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Old 09-05-2013, 11:45
Nessun Dorma
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Intending to drink alcohol isn't an offence, and even if you do drink alcohol it isn't an offence until you reach the designated blood-alcohol level. Other places (e.g. some US states) have laws about having any open alcohol containers in the car.





Er, no, pretty much the only thing with a strict ban is using a handheld phone. For anything else the police would need evidence that your control of the vehicle had been adversely affected by what you were doing.
Sorry, it wasn't the RTA, it is The Road Vehicles (Construction and Use) Regulations 1986 Regulation 104.

No person shall drive or cause or permit any other person to drive, a motor vehicle on a road if he is in such a position that he cannot have proper control of the vehicle or have a full view of the road and traffic ahead.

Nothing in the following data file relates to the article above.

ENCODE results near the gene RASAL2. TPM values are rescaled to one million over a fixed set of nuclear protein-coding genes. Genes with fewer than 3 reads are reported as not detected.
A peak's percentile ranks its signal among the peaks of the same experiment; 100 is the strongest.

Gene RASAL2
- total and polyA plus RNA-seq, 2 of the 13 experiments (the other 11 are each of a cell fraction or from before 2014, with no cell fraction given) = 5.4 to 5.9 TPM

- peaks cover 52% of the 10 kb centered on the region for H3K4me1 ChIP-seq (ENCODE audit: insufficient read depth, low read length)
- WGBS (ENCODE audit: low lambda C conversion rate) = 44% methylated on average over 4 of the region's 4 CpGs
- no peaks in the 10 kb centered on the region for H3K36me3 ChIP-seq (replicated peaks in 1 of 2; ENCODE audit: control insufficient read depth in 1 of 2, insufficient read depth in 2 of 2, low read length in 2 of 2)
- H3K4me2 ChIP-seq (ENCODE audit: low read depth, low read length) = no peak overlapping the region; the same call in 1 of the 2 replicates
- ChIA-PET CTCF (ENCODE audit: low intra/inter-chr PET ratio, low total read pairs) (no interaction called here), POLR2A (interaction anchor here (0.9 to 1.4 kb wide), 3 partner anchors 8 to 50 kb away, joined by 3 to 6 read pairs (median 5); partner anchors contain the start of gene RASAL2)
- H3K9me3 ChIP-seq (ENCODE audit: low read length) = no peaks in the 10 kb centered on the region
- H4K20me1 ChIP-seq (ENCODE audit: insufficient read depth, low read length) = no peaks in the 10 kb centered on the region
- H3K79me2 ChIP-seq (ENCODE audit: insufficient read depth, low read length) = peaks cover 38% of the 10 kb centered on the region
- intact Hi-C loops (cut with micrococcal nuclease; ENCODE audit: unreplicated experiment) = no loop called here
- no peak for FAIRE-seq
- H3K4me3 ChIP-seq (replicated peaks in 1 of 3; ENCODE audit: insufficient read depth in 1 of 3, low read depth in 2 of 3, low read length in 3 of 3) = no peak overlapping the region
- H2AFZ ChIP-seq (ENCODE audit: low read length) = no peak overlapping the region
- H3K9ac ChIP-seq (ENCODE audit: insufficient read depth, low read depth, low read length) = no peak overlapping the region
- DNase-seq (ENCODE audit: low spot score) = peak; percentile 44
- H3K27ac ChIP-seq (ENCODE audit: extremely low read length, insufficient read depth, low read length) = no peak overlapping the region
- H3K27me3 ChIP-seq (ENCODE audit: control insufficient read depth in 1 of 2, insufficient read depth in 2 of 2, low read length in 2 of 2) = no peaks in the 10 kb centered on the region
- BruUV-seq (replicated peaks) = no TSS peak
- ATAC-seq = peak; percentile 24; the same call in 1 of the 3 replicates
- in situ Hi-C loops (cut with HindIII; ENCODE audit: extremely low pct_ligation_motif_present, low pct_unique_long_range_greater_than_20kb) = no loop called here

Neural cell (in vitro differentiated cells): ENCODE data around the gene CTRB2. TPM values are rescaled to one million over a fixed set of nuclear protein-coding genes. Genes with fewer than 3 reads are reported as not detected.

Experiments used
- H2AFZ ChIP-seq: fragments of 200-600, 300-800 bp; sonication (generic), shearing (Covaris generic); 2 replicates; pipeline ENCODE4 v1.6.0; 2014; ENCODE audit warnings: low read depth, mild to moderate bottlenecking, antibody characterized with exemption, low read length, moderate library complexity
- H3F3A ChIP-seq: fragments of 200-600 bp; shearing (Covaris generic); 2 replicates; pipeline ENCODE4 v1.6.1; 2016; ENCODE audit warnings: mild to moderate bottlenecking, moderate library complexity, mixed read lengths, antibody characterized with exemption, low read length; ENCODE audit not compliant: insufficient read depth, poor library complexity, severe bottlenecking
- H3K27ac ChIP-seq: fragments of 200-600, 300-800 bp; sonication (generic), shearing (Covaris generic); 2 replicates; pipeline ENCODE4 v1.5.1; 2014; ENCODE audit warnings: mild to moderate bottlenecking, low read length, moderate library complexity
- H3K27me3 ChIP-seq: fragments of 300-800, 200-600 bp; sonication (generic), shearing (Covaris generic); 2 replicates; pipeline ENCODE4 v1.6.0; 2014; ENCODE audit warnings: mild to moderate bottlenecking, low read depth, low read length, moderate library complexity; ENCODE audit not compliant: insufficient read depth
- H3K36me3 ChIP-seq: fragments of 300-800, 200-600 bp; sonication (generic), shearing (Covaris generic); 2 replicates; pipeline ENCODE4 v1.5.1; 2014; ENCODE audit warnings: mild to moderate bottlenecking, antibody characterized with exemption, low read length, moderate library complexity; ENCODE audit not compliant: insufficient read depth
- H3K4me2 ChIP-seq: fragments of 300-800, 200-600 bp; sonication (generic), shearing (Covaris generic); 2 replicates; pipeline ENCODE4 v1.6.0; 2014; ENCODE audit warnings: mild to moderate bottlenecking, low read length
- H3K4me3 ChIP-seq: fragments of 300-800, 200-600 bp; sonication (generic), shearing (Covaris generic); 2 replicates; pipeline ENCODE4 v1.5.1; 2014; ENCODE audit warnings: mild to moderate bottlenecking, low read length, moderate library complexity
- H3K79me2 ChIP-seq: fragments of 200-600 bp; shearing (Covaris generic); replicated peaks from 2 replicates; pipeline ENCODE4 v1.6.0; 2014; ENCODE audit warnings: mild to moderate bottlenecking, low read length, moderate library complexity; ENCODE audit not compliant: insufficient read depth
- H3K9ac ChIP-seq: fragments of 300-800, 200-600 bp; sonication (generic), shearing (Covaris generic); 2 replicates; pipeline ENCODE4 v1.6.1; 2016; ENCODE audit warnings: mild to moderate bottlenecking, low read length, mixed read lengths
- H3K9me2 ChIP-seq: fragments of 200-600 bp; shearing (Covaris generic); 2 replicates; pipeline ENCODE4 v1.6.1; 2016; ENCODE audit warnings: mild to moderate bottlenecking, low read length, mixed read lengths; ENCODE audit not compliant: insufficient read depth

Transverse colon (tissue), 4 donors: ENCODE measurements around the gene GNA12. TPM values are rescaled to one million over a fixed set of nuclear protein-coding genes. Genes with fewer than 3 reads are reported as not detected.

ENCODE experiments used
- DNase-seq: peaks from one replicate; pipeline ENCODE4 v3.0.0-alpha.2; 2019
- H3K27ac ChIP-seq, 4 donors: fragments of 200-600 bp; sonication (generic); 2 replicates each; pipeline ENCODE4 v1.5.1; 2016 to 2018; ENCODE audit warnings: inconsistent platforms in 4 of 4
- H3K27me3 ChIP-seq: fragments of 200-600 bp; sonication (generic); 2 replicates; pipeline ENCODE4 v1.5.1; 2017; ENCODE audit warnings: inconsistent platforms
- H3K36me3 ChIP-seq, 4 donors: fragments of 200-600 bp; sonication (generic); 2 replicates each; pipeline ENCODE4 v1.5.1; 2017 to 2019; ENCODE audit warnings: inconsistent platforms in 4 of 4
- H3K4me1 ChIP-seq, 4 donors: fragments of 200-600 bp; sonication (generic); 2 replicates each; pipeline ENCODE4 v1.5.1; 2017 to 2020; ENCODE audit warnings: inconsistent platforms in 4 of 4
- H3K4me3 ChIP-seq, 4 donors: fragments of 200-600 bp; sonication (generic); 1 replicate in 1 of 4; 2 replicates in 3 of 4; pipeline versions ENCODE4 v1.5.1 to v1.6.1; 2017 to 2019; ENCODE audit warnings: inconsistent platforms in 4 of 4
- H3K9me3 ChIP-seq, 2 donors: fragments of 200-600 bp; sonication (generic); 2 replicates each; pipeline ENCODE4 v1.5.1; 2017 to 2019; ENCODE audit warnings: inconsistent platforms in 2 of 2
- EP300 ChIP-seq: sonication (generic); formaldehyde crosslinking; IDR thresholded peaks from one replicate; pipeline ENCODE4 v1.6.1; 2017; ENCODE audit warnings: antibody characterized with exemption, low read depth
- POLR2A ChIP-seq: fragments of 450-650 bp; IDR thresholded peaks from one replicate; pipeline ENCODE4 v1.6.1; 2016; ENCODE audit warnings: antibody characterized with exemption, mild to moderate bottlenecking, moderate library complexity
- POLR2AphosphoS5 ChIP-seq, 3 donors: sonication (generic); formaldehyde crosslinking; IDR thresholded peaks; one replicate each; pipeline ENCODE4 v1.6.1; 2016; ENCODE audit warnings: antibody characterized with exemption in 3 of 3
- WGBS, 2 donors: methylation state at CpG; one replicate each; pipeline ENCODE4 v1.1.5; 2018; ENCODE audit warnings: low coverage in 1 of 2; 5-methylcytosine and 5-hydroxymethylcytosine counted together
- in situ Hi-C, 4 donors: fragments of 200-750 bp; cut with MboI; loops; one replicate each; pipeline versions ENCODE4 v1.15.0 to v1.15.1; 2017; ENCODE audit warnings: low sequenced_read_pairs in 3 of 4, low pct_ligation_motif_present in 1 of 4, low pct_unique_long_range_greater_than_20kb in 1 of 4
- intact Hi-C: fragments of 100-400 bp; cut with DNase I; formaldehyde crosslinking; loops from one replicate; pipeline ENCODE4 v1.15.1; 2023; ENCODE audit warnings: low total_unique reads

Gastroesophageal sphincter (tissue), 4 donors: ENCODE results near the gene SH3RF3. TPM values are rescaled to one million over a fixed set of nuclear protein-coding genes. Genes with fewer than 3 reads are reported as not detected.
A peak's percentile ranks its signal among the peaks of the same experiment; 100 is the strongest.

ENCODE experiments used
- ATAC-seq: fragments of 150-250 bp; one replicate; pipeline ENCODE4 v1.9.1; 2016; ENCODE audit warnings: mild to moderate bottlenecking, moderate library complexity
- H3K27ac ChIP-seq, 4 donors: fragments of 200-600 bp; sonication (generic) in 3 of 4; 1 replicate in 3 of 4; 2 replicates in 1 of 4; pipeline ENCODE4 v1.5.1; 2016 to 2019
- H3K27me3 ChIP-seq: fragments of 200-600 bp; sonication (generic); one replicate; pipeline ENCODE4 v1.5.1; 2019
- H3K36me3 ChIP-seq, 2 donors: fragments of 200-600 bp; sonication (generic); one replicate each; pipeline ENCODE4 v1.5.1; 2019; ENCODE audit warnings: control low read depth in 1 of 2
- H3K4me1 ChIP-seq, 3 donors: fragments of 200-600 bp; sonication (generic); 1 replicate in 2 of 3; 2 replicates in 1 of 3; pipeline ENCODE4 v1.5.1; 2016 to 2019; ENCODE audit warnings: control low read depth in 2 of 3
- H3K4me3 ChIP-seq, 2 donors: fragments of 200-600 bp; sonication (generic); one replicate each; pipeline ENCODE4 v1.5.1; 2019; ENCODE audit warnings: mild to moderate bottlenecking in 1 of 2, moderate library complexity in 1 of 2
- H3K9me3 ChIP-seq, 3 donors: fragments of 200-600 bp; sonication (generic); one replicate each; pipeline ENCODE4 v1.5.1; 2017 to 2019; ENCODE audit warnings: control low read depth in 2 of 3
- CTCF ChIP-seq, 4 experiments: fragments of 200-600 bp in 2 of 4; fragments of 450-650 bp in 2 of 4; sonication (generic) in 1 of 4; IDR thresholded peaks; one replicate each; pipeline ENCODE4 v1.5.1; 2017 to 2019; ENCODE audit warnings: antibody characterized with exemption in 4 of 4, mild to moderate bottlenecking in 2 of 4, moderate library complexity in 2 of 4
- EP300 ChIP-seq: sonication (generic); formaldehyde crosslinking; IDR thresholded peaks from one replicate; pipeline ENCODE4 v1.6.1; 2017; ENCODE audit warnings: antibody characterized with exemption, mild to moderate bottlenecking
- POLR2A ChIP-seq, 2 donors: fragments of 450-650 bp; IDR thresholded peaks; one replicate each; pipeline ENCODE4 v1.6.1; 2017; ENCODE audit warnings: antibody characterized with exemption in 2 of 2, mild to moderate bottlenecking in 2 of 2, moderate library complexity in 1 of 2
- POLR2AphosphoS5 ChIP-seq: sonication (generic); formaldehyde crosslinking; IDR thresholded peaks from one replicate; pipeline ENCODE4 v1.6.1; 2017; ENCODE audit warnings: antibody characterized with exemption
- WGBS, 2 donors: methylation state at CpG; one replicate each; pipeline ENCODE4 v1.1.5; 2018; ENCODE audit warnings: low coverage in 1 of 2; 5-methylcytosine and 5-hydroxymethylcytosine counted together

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Old 09-05-2013, 11:48
Nessun Dorma
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The lights had just turned Red, so of course, it was going to be a minute of two before they changed again. She wasn't using her phone. She simply LOOKED at it to see if a message she was waiting for had come through. She glanced at it for like a second and put it back down. Unfortunately, the taxi driver pulled up the second she glanced at her phone, and made the wrong assumption she was driving whilst she was on her phone.